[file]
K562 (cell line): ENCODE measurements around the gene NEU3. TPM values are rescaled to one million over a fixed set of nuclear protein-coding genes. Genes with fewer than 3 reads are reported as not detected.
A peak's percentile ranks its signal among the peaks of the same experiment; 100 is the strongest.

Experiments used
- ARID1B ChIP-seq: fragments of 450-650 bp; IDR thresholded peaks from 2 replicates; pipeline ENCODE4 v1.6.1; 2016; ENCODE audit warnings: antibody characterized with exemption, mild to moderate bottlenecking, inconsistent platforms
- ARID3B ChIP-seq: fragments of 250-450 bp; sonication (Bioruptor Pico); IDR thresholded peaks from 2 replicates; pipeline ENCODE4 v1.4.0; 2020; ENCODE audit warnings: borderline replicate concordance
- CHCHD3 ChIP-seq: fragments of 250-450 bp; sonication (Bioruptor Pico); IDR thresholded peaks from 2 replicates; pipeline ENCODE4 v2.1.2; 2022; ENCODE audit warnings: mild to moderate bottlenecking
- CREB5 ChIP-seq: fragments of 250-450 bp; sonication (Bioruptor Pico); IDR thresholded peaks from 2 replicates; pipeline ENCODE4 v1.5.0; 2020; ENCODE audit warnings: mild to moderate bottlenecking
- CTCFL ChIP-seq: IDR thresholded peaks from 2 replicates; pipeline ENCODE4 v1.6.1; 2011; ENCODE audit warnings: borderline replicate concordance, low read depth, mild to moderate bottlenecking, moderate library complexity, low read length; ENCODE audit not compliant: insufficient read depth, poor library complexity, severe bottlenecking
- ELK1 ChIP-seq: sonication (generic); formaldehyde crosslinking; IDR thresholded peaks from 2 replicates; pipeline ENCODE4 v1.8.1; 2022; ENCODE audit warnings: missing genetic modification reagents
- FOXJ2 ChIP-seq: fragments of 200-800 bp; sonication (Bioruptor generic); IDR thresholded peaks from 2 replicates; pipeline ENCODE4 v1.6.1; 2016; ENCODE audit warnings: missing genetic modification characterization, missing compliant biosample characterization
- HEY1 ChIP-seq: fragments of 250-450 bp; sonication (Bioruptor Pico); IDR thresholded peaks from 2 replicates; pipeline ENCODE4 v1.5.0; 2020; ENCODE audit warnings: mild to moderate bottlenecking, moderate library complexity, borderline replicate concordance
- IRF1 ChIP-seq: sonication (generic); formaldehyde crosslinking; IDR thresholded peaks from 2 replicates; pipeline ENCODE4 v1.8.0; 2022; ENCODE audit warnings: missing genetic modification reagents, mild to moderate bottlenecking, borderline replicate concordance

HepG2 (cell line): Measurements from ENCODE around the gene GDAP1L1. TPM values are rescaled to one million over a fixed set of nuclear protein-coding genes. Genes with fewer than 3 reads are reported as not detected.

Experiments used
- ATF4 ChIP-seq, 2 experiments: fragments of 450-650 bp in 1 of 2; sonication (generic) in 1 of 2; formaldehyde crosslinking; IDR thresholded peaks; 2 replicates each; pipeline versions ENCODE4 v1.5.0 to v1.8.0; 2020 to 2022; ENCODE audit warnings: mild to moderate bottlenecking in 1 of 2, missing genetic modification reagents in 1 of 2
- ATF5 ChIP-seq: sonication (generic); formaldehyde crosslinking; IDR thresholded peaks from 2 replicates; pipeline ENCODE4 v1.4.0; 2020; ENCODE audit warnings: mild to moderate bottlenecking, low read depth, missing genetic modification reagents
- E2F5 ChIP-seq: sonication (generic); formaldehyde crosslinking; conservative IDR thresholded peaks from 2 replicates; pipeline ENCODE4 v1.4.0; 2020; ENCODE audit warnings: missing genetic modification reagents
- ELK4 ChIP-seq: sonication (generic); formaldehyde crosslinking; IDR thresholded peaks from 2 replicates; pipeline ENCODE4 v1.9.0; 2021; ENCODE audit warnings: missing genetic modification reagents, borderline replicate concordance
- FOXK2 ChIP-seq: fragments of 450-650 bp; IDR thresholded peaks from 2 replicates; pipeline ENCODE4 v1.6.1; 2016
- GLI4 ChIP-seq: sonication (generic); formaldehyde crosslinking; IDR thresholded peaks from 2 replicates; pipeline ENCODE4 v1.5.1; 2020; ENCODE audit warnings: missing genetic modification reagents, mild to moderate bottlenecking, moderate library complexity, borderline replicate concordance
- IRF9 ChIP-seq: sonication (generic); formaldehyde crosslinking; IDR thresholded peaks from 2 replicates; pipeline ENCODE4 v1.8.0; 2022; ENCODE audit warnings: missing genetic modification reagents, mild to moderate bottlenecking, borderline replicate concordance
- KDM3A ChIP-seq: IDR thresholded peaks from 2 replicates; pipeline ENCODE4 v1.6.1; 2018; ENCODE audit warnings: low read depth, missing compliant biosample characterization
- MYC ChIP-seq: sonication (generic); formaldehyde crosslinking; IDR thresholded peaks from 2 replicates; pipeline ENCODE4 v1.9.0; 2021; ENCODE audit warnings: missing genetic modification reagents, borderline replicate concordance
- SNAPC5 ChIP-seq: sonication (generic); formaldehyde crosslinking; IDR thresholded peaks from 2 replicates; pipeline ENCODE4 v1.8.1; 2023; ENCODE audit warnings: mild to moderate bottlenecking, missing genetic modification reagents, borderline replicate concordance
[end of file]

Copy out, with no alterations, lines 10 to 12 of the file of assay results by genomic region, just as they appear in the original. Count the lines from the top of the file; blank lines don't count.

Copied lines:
- FOXJ2 ChIP-seq: fragments of 200-800 bp; sonication (Bioruptor generic); IDR thresholded peaks from 2 replicates; pipeline ENCODE4 v1.6.1; 2016; ENCODE audit warnings: missing genetic modification characterization, missing compliant biosample characterization
- HEY1 ChIP-seq: fragments of 250-450 bp; sonication (Bioruptor Pico); IDR thresholded peaks from 2 replicates; pipeline ENCODE4 v1.5.0; 2020; ENCODE audit warnings: mild to moderate bottlenecking, moderate library complexity, borderline replicate concordance
- IRF1 ChIP-seq: sonication (generic); formaldehyde crosslinking; IDR thresholded peaks from 2 replicates; pipeline ENCODE4 v1.8.0; 2022; ENCODE audit warnings: missing genetic modification reagents, mild to moderate bottlenecking, borderline replicate concordance